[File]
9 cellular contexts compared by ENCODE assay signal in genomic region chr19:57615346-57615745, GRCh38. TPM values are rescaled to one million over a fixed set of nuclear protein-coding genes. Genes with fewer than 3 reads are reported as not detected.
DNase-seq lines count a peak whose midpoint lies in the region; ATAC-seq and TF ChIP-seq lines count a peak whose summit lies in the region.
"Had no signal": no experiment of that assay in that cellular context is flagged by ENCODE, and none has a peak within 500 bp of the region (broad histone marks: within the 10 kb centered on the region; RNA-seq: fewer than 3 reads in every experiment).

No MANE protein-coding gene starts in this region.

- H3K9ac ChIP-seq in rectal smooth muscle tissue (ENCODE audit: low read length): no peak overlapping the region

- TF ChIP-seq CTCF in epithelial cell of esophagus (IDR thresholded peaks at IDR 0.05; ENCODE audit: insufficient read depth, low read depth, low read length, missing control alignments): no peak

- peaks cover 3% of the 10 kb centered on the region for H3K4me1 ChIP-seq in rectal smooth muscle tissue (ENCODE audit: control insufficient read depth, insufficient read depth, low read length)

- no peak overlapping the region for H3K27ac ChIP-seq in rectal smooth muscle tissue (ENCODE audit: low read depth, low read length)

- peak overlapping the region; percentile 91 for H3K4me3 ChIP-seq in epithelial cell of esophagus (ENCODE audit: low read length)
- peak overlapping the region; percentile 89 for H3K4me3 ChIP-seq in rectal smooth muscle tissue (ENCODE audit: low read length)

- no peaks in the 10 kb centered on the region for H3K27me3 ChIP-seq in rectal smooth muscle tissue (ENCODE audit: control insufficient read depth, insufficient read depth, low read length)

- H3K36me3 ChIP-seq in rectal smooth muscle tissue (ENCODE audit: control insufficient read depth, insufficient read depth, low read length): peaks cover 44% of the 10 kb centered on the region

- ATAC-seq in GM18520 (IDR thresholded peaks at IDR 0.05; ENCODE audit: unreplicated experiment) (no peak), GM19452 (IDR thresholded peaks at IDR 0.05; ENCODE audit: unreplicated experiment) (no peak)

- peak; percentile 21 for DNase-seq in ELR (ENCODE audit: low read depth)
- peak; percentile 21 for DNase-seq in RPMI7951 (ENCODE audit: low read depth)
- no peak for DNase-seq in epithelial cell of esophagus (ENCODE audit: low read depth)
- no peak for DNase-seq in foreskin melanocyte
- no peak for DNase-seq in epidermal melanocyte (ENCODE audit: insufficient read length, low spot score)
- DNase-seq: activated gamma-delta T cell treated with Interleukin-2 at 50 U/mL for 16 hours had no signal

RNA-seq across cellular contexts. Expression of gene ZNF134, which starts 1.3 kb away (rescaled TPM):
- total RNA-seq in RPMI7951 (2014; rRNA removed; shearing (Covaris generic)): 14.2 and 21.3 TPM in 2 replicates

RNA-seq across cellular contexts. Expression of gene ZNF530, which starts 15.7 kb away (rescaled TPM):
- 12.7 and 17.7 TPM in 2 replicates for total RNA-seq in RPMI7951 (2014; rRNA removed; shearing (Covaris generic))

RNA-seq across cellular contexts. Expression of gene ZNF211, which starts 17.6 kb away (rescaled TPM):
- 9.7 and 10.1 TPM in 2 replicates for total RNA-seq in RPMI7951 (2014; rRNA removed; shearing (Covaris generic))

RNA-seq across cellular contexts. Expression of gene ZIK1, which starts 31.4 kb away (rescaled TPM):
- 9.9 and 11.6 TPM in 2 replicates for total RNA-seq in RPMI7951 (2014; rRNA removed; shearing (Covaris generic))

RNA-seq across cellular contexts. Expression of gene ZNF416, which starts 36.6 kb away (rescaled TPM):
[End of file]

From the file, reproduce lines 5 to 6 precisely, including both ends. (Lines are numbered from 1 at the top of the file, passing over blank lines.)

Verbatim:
- H3K9ac ChIP-seq in rectal smooth muscle tissue (ENCODE audit: low read length): no peak overlapping the region

- TF ChIP-seq CTCF in epithelial cell of esophagus (IDR thresholded peaks at IDR 0.05; ENCODE audit: insufficient read depth, low read depth, low read length, missing control alignments): no peak